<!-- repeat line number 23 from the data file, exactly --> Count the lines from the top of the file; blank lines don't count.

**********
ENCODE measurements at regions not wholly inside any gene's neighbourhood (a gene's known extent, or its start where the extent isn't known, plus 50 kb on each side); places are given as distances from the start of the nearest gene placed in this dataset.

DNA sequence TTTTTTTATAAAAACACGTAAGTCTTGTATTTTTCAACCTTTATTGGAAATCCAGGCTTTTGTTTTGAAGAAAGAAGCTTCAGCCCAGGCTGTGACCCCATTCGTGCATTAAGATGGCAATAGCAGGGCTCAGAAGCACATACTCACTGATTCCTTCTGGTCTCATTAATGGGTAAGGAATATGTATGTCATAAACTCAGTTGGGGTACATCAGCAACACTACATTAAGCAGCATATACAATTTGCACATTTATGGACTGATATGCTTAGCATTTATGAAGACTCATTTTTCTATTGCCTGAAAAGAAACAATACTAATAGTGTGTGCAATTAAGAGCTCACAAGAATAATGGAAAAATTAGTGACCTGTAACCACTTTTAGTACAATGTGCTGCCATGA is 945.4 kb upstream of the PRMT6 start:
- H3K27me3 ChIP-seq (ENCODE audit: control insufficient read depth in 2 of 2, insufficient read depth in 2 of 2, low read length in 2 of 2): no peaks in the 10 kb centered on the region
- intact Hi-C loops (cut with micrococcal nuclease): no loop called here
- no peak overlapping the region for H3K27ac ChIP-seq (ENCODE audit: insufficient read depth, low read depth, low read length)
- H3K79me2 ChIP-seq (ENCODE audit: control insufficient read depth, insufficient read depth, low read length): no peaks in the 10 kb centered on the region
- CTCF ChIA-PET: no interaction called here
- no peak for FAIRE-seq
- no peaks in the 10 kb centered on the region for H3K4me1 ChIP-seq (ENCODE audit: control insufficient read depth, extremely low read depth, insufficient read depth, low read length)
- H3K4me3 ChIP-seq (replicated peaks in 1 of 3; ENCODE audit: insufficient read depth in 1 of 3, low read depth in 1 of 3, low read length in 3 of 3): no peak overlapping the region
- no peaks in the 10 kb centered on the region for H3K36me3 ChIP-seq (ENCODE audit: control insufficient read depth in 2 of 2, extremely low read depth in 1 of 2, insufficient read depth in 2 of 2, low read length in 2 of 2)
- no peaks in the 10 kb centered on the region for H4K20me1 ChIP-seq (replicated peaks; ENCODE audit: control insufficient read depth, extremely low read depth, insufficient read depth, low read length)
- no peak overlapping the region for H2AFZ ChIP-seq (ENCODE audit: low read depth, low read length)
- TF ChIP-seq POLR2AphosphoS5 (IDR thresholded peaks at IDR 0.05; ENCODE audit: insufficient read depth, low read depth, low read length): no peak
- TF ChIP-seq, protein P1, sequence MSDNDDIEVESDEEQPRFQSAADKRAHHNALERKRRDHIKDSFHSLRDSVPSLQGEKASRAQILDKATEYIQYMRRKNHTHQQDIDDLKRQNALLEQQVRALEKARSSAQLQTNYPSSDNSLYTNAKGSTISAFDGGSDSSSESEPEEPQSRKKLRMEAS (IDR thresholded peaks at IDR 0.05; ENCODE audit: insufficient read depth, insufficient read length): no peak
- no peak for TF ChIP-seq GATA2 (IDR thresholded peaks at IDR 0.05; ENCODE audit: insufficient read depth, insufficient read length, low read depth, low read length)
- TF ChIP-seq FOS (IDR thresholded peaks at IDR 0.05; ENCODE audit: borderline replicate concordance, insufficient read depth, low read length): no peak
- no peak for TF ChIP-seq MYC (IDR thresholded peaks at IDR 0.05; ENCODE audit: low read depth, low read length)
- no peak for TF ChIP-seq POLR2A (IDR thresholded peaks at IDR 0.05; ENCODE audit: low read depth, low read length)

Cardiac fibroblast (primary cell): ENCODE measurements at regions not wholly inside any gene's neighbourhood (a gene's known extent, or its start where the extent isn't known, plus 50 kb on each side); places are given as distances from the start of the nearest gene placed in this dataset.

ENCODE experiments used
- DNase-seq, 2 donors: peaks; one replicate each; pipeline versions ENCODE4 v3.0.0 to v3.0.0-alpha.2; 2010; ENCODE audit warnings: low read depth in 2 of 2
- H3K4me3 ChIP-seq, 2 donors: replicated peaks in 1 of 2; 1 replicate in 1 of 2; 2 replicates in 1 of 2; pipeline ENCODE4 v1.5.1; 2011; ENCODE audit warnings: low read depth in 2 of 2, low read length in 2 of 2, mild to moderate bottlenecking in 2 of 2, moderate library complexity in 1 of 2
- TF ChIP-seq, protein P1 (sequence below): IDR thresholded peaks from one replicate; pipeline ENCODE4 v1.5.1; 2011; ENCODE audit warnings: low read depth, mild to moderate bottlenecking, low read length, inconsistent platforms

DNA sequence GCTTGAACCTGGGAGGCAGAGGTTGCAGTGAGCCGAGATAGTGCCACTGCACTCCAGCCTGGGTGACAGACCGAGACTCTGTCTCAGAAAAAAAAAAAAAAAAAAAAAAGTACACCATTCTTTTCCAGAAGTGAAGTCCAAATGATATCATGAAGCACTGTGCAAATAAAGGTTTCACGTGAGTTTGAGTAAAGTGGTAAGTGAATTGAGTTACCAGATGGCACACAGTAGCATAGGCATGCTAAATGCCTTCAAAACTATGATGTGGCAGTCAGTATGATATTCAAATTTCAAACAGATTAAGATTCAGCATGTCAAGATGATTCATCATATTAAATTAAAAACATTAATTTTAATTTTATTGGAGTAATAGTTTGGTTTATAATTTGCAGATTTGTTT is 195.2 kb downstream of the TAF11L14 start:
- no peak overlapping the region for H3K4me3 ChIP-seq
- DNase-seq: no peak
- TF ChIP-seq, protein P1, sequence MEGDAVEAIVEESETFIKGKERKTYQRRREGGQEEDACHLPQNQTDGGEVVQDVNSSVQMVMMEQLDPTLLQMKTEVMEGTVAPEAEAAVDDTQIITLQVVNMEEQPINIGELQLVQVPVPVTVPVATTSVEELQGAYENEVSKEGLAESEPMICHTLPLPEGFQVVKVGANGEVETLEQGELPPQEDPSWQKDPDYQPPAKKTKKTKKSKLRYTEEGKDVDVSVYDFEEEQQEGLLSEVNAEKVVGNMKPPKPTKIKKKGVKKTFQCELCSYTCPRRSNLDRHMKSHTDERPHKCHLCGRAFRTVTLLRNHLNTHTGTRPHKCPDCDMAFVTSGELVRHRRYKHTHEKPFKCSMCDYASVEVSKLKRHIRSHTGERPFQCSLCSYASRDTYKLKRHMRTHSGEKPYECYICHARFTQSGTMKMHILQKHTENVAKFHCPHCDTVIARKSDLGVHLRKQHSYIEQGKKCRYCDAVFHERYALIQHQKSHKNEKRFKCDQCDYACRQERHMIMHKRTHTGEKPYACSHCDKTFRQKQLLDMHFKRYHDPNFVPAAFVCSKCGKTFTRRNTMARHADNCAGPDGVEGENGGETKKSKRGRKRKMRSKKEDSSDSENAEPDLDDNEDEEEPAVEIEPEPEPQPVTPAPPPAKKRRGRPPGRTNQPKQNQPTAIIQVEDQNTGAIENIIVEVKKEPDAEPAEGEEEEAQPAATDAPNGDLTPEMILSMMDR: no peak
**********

- H3K4me3 ChIP-seq, 2 donors: replicated peaks in 1 of 2; 1 replicate in 1 of 2; 2 replicates in 1 of 2; pipeline ENCODE4 v1.5.1; 2011; ENCODE audit warnings: low read depth in 2 of 2, low read length in 2 of 2, mild to moderate bottlenecking in 2 of 2, moderate library complexity in 1 of 2